The fides quae is fundamentally a question about knowing and thus epistemology. Two classical epistemological questions are:

  • How can I know something?
  • How can I be certain that I know something?

In my assessment there are three basic ways in which we can know what God expects of us:

  • The rational approach, which attempts to formulate specifics of the faith through interpreting the Bible.
  • The spiritual approach, which attempts to ascertain God’s will though prayer, meditation and the like.
  • The natural approach, which attempts to glean God’s will through experience and wisdom.

These are the ways we usually respond to the first first epistemological question. This is the how.

But what about certainty? How do we know we have truly achieved knowledge? This is a question which has been pondered throughout the ages from Plato to Descartes to Kant and on to Derrida. I would suggest that without a certain degree of fides qua (the jumping, acting, trusting kind of faith) the knowledge element fides quae is not possible. Consider the three approaches. There are different interpretations of the Bible, different schools of thought on how to interpret it correctly, how does one decide which rational approach is correct? And the spiritual method? Is it not possible to be deceived? The spiritual approach is perhaps the most passive of the three. A fides qua is almost implied in such approaches, since one must trust that God will inform him via the spirit. And the natural approach? A brief look at the diversity within Christianity should be enough to show that there are many options, experience and traditions all claiming to be correct. But is one really certain that it is correct? At the end of the day does not on simply take a leap of faith and decide for one tradition over the other. I believe that all three options ultimately at some point require a leap of faith, a fides qua. In terms of the analogy. At some point the child up on the window ledge makes a decision that he/she has understood what his/her father has said. In spite of the possibility that his message was heard incorrectly, a decision is made, an epistemological leap of faith, which in turn is the basis for the second existential leap of faith.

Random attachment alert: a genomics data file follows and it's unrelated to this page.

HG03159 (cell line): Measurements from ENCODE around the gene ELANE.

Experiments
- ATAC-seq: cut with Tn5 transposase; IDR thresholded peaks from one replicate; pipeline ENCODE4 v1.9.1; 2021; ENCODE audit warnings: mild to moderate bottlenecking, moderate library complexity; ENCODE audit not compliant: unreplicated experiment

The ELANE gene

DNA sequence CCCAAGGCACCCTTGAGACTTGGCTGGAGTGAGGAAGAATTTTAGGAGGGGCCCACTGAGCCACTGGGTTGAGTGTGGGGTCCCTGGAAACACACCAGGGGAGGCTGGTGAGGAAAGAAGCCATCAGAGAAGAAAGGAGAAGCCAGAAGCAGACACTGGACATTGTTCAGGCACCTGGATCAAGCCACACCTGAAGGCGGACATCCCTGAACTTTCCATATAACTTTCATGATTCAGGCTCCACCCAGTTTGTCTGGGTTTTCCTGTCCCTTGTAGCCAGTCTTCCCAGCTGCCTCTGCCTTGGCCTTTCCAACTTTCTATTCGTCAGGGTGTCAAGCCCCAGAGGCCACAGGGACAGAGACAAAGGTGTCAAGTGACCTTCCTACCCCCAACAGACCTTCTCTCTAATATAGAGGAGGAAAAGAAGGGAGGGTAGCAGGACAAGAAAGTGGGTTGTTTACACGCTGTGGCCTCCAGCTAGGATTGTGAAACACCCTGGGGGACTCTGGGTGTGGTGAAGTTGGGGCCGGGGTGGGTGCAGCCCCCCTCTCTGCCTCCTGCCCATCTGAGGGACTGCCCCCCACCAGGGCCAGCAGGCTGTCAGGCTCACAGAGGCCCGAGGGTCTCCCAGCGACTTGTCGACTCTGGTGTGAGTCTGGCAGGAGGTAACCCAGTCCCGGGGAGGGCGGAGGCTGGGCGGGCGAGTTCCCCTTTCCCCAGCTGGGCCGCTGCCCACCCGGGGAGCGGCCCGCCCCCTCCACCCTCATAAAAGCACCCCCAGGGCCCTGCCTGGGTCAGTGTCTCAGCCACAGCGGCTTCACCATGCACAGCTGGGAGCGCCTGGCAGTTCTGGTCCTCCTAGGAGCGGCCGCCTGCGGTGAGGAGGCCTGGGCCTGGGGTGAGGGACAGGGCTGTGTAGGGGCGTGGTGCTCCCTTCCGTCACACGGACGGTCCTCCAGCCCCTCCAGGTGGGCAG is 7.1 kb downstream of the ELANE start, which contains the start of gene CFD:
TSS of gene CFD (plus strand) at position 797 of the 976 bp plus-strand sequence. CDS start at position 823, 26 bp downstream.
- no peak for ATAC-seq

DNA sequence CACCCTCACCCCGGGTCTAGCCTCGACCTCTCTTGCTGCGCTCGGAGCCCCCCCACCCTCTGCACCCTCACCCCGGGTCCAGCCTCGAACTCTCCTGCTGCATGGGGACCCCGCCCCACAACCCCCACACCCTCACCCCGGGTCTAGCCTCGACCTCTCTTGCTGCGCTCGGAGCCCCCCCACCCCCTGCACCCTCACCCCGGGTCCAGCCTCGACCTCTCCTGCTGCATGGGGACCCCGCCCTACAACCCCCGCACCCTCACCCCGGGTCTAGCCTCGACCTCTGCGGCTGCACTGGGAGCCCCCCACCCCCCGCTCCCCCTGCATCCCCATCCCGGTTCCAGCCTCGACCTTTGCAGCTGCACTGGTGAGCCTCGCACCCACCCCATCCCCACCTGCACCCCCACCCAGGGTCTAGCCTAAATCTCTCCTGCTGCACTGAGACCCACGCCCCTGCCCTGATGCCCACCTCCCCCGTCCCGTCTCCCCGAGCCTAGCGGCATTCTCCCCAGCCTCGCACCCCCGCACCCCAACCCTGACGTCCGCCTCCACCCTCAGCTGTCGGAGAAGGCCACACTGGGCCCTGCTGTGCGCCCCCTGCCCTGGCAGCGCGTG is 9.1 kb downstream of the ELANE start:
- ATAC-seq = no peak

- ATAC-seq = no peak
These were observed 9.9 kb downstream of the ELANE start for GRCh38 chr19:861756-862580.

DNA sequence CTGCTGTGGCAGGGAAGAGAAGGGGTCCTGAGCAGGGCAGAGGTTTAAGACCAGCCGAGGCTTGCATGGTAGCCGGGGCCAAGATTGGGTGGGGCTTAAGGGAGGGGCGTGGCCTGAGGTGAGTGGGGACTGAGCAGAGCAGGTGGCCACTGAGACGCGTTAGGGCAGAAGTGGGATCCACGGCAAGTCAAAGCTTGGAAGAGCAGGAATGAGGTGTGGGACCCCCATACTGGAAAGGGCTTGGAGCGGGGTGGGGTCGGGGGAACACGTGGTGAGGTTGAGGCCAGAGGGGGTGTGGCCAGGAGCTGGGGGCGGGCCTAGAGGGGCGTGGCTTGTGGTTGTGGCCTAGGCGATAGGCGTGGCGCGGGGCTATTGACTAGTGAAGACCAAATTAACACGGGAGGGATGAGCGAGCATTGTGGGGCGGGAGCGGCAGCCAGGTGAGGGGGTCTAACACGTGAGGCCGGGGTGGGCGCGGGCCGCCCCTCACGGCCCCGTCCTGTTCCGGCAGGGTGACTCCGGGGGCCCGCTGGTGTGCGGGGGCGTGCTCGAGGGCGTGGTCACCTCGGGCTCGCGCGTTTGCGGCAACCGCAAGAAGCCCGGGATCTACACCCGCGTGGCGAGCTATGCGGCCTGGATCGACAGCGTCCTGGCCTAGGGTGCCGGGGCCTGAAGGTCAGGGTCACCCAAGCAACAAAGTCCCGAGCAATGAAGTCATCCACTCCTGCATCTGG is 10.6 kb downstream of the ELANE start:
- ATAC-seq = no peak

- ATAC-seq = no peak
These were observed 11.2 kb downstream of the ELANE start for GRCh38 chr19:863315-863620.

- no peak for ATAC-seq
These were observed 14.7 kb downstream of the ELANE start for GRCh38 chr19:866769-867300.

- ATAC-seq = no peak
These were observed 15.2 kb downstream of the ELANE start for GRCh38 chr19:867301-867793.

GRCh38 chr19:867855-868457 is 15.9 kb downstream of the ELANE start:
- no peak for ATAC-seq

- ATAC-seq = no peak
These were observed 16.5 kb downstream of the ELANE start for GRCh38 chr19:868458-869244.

Thus, fides qua is dependent on fides quae but fides quae is also dependent on fides qua. A symbiotic relationship. But this cannot be, the process has to start somewhere, thou doth protest. That is another topic altogether and basically a “chicken or egg” riddle. Which came first? I cannot answer this riddle except to suggest the possibility that both may have come into existence simultaneously.

Things to ponder

If all this is true, then several questions are raised that are worth pondering. I will mention three: